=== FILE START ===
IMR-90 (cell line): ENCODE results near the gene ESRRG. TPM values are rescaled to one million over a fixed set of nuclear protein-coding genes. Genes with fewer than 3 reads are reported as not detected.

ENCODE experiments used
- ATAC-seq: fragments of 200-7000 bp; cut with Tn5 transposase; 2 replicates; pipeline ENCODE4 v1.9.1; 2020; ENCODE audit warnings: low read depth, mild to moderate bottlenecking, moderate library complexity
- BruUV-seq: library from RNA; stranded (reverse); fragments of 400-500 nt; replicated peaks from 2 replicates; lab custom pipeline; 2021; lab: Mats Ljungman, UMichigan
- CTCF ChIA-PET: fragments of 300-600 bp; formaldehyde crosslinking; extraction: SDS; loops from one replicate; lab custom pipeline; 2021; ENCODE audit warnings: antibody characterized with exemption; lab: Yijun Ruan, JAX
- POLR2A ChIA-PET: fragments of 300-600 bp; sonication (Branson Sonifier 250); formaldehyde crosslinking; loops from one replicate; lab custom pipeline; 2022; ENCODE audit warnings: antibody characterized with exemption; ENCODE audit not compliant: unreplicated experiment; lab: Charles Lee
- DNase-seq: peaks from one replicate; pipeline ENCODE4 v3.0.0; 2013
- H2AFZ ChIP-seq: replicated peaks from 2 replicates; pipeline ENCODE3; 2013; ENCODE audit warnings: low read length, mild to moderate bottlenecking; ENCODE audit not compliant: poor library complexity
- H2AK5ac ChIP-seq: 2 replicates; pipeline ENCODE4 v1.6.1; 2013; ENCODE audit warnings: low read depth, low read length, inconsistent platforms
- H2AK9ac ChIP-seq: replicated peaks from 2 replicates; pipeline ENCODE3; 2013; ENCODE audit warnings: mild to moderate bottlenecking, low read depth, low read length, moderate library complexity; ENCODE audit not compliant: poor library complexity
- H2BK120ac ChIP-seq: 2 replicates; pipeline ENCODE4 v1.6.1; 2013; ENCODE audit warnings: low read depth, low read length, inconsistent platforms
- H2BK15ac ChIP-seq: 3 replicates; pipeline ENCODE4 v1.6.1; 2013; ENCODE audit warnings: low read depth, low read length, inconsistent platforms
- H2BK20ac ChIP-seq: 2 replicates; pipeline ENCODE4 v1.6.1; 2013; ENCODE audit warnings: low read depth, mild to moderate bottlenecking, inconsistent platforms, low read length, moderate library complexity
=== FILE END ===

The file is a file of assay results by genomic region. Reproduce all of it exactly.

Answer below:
IMR-90 (cell line): ENCODE results near the gene ESRRG. TPM values are rescaled to one million over a fixed set of nuclear protein-coding genes. Genes with fewer than 3 reads are reported as not detected.

ENCODE experiments used
- ATAC-seq: fragments of 200-7000 bp; cut with Tn5 transposase; 2 replicates; pipeline ENCODE4 v1.9.1; 2020; ENCODE audit warnings: low read depth, mild to moderate bottlenecking, moderate library complexity
- BruUV-seq: library from RNA; stranded (reverse); fragments of 400-500 nt; replicated peaks from 2 replicates; lab custom pipeline; 2021; lab: Mats Ljungman, UMichigan
- CTCF ChIA-PET: fragments of 300-600 bp; formaldehyde crosslinking; extraction: SDS; loops from one replicate; lab custom pipeline; 2021; ENCODE audit warnings: antibody characterized with exemption; lab: Yijun Ruan, JAX
- POLR2A ChIA-PET: fragments of 300-600 bp; sonication (Branson Sonifier 250); formaldehyde crosslinking; loops from one replicate; lab custom pipeline; 2022; ENCODE audit warnings: antibody characterized with exemption; ENCODE audit not compliant: unreplicated experiment; lab: Charles Lee
- DNase-seq: peaks from one replicate; pipeline ENCODE4 v3.0.0; 2013
- H2AFZ ChIP-seq: replicated peaks from 2 replicates; pipeline ENCODE3; 2013; ENCODE audit warnings: low read length, mild to moderate bottlenecking; ENCODE audit not compliant: poor library complexity
- H2AK5ac ChIP-seq: 2 replicates; pipeline ENCODE4 v1.6.1; 2013; ENCODE audit warnings: low read depth, low read length, inconsistent platforms
- H2AK9ac ChIP-seq: replicated peaks from 2 replicates; pipeline ENCODE3; 2013; ENCODE audit warnings: mild to moderate bottlenecking, low read depth, low read length, moderate library complexity; ENCODE audit not compliant: poor library complexity
- H2BK120ac ChIP-seq: 2 replicates; pipeline ENCODE4 v1.6.1; 2013; ENCODE audit warnings: low read depth, low read length, inconsistent platforms
- H2BK15ac ChIP-seq: 3 replicates; pipeline ENCODE4 v1.6.1; 2013; ENCODE audit warnings: low read depth, low read length, inconsistent platforms
- H2BK20ac ChIP-seq: 2 replicates; pipeline ENCODE4 v1.6.1; 2013; ENCODE audit warnings: low read depth, mild to moderate bottlenecking, inconsistent platforms, low read length, moderate library complexity